Some experiments show that many women prefer not to compete, while men go the other way around
Another result shows that when you force women to compete, their performance actually decreases with respect to what they would do if there was no competition. So, I guess this can be translated to the competitive labour market. Perhaps part of the gender wage gap could be driven by science. If the labour market is competitive, women might be choosing not to compete. Or perhaps they are not as good at competing. Up to what point is this a stereotype? Or is this something that is actually there?
Ivanka Visnjic: I think it's a mix. To a large extent, we see social conditioning – the way that girls and eventually women are raised to behave. I think this is particularly pronounced in women having to be nice and humble as opposed to presenting themselves as competitive and aggressive. If you're a confident woman, you often get called a witch.
Pedro Rey: That's horrible.
Ivanka Visnjic: I think that there is a lot of social conditioning. Much of it has to do with how we are raised as women and how society expects us to behave.
Pedro Rey: Especially because in academia you're not expected to be humble. Female academics are expected to do two incompatible things at once. You have to be humble, but at the same time you have to publish and do research. A recent study showed that even when you control for quality, when we are evaluated on our research, or when we submit a paper, or when we want to get into conferences, women of the same calibre as their male counterparts get fewer citations and are published less often. Maybe we are asking women to do way too many things that are actually incompatible.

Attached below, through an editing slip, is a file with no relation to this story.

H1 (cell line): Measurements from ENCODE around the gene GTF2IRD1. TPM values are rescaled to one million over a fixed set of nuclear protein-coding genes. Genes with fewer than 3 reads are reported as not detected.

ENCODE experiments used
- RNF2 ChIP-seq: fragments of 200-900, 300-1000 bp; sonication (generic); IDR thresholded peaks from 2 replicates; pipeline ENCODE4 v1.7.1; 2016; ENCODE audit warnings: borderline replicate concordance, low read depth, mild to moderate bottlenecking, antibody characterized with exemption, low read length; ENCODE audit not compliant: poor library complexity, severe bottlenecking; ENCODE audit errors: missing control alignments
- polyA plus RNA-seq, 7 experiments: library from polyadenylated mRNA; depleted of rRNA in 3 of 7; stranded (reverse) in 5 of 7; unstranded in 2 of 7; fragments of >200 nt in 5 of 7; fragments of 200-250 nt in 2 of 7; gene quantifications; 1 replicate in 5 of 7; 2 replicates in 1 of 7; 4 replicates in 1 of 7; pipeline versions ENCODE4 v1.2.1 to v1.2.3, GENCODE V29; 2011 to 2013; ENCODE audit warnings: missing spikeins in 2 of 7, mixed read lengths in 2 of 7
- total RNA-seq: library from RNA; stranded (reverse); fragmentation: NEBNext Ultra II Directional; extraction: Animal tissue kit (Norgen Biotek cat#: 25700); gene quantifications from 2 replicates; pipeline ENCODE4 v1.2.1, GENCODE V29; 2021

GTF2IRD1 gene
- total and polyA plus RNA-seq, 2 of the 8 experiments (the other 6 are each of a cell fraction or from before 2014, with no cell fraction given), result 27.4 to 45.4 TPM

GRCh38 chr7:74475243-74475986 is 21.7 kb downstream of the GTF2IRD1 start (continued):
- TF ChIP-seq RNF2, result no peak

Women of the same calibre as their male counterparts get fewer citations and are published less often
Ivanka Visnjic: I think you are right. When you look at assistant professors, for every male assistant professor you have one female assistant professor. However, when you look at associate professors, for every female associate professor there are two male associate professors. In Europe, this ratio can be as high as one to four: one lady for every four males. Women tend to not make it to the end.
Pedro Rey: It’s even worse with the Nobel Prizes. Only two women have won the Nobel Prize in Economics, and it was just in the last few years. Is there data on the other Nobel Prizes?
Ivanka Visnjic: Definitely. Altogether, 48 Nobel Prize winners are female and 844 are men. Quite a substantial difference. It seems that research is where women suffer the most.
Pedro Rey: What could we do about it?
Ivanka Visnjic: There is a combination of measures, some short-term and some long-term. I think one thing that is very important is to have more female role models speaking up about how they manage their tenure process as well as other parts of their career track. And also educating and helping younger women in the profession. It is a matter of making it clear and acknowledging that this difference exists and making sure that students know that they tend to be biased towards women.
Pedro Rey: You mentioned that even women are biased against women and they may not even know it.
Ivanka Visnjic: Absolutely. I think there needs to be a lot of awareness-building for students, as well as mentoring and coaching of young female professors. There could also be some short-term measures that are potentially controversial, like quotas, but maybe they are needed to a certain extent.
Pedro Rey: Sure. I'm actually a member of No sin mujeres (Not without women), an initiative where many social scientists declare that they will not participate in expert forums or workshops unless there's at least one woman. This is a very mild measure, but it created a lot of controversy because people were saying: “Oh, but what would happen if there is no woman that is as good as men, and then we are forcing a not-so-good woman to be there?” I thought it was kind of bogus. It is not that difficult to find females as good as or even better than males. I don't know if the solution is to go all the way to imposing quotas or what those quotas should be. But yes, forcing them a little bit after all these years in which men have had prevalence – I don't think that's a big problem.
Ivanka Visnjic: I think we already know that there is a bias that favours men. I think measures that level the field to a certain extent are going to be helpful in the long run.
Pedro Rey: Very good. Thank you very much for being here with us. We’ll see you in another Esade podcast.